You’ve seen it in movies and television probably dozens of times: video surveillance systems being hacked into by both heroes and villains and being fooled into showing looped footage allowing said hero/villain to proceed undetected. This time around, life is imitating art as a security researcher demonstrated at the Black Hat security conference held this past weekend. In his presentation, dubbed “Exploiting Surveillance Cameras Like a Hollywood Hacker”, former NSA worker Craig Heffner demonstrated how he was able to research and exploit readily available internet-enabled video cameras commonly used for security surveillance in homes and businesses around the world. Given the well-honed skeptical nature of Black Hat attendees, Mr. Heffner provided a live demonstration wherein he focused a compromised camera on a bottle placed on stage. While the audience watched via the security console, Heffner hacked the camera to display a spoofed image of the bottle (the “Hollywood” part), and then proceeded to “steal” the bottle while the security camera continued to display an unmolested bottle.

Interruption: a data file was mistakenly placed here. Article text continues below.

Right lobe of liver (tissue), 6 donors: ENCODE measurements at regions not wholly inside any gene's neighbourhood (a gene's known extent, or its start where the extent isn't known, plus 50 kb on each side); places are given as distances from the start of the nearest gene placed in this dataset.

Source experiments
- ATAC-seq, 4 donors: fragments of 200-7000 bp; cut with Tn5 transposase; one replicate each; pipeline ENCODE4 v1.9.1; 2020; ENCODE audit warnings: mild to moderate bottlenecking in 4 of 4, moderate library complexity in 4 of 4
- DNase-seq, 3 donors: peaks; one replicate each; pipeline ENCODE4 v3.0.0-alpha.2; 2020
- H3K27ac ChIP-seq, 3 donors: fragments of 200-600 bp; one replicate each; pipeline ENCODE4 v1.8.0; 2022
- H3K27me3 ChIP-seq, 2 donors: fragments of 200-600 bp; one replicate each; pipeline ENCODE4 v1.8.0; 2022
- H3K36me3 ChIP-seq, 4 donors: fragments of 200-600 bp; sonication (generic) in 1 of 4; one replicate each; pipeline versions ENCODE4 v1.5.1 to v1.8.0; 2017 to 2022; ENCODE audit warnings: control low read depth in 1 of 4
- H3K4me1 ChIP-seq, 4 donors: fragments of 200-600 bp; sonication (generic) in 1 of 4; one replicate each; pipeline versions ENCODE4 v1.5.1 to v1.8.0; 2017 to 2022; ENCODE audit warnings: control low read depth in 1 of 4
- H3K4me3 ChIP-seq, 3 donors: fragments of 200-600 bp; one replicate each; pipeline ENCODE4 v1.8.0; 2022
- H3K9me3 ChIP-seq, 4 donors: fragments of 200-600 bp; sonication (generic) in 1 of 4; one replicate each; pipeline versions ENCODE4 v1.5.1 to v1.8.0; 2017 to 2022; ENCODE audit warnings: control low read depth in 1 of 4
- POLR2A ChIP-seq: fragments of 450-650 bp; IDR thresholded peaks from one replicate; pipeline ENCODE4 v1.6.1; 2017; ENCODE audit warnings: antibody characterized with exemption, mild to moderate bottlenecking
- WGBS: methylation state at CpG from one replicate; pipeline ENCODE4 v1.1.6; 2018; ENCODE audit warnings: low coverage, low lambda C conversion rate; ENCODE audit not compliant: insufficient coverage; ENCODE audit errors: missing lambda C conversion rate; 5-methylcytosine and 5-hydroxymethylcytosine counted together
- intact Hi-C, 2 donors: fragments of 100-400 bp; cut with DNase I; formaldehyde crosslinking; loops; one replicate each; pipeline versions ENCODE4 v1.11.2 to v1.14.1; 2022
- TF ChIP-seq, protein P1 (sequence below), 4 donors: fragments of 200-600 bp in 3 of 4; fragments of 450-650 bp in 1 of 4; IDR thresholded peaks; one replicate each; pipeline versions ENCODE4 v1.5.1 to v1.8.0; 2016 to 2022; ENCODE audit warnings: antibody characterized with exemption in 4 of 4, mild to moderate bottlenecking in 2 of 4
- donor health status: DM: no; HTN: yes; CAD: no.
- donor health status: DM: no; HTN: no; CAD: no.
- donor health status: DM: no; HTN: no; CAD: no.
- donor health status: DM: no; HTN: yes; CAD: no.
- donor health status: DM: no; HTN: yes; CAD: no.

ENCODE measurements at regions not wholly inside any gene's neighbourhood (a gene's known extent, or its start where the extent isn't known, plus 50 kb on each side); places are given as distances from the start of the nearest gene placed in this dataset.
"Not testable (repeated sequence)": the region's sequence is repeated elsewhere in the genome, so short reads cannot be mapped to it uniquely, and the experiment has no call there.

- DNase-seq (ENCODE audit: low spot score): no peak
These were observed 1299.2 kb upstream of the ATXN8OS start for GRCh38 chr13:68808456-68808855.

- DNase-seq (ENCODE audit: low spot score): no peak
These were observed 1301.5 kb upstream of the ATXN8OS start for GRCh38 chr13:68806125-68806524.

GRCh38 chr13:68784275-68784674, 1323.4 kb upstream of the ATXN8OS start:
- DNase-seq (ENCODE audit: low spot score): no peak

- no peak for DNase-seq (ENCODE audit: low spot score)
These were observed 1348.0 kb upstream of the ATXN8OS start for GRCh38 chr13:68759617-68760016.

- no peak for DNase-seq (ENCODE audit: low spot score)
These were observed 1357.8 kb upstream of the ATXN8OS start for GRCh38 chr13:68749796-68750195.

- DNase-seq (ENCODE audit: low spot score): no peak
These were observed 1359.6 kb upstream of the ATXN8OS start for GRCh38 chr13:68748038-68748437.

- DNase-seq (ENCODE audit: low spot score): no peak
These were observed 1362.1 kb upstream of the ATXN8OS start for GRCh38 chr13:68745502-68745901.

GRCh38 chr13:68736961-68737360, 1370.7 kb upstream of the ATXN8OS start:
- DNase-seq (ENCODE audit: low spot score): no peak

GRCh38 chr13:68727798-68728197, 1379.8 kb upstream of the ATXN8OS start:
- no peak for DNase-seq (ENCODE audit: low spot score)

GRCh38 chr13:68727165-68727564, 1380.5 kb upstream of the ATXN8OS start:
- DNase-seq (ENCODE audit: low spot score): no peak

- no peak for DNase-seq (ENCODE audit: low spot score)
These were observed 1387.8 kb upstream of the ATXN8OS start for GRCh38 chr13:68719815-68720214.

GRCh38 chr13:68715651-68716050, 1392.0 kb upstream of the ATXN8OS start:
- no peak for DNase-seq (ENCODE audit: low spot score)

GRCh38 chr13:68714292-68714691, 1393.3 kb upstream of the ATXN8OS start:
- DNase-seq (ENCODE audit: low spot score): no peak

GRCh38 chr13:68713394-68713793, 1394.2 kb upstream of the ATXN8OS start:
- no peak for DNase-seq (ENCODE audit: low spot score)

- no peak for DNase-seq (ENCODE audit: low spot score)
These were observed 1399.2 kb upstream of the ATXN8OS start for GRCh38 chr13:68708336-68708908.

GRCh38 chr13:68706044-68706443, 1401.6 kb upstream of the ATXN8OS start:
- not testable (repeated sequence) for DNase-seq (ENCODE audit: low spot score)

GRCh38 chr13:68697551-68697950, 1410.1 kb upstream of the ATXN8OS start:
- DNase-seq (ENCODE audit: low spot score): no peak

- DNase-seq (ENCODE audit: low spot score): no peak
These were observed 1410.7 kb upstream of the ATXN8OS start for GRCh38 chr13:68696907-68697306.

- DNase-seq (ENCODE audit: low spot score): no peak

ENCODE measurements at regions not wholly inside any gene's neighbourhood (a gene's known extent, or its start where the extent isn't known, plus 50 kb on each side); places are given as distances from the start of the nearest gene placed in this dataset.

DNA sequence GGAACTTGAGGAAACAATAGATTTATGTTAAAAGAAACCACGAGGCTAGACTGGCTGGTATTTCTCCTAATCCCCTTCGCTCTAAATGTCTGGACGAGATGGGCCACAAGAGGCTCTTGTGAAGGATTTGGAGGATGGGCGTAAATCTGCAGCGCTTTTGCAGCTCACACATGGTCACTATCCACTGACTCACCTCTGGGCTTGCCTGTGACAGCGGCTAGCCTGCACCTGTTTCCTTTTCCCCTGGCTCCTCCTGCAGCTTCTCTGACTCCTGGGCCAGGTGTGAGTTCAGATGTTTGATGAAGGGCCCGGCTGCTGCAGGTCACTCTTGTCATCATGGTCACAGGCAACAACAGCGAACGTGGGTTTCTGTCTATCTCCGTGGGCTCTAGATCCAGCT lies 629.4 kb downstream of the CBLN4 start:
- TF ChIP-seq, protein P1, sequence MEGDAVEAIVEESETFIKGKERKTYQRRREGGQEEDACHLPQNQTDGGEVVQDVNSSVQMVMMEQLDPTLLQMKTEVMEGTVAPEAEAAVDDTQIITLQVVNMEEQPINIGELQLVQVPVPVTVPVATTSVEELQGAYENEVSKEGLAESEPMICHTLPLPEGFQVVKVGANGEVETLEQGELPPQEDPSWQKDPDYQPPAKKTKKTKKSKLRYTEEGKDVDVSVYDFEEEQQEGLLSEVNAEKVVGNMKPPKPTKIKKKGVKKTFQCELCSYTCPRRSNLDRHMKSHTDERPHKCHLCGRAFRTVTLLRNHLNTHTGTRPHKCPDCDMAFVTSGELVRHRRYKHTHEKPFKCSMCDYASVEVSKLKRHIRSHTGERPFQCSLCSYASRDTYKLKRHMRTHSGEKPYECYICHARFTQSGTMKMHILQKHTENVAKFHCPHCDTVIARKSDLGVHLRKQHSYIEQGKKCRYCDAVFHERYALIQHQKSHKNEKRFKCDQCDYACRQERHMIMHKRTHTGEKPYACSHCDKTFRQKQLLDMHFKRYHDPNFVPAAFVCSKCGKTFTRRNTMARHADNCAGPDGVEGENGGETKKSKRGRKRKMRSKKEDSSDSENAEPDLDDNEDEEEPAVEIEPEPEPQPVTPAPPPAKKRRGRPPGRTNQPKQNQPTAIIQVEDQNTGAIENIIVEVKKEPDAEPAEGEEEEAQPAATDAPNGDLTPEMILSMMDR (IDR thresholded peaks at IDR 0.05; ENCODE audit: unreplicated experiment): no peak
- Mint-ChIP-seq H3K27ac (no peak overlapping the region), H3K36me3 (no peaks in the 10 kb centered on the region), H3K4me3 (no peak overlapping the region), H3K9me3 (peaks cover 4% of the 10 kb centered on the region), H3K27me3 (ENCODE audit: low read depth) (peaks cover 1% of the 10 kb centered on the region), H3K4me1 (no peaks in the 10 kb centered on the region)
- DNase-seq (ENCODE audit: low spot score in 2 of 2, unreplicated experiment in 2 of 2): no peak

What this means for you:
Unfortunately, Heffner was able to exploit cameras from many manufacturers primarily because the device firmwares contained hard-wired passwords and other backdoor mechanisms. Thanks to the internet, Heffner was able to download copies of many camera firmwares and research the vulnerabilities without even owning the actual device. Heffner contends that he has yet to come across a model of internet security camera that he cannot hack, primarily because the manufacturers have been careless in removing the backdoors and weakness, and that the basic operating system varied in only minor ways from model to model. If you are actively using any of the cameras listed in Heffner’s presentation, you may want to consider disconnecting them from the network (which essentially defeats the “Internet-enabled” part), or disabling them completely until the manufacturers patch the obvious security weaknesses.
Image courtesy of Renjith Krishnan / FreeDigitalPhotos.net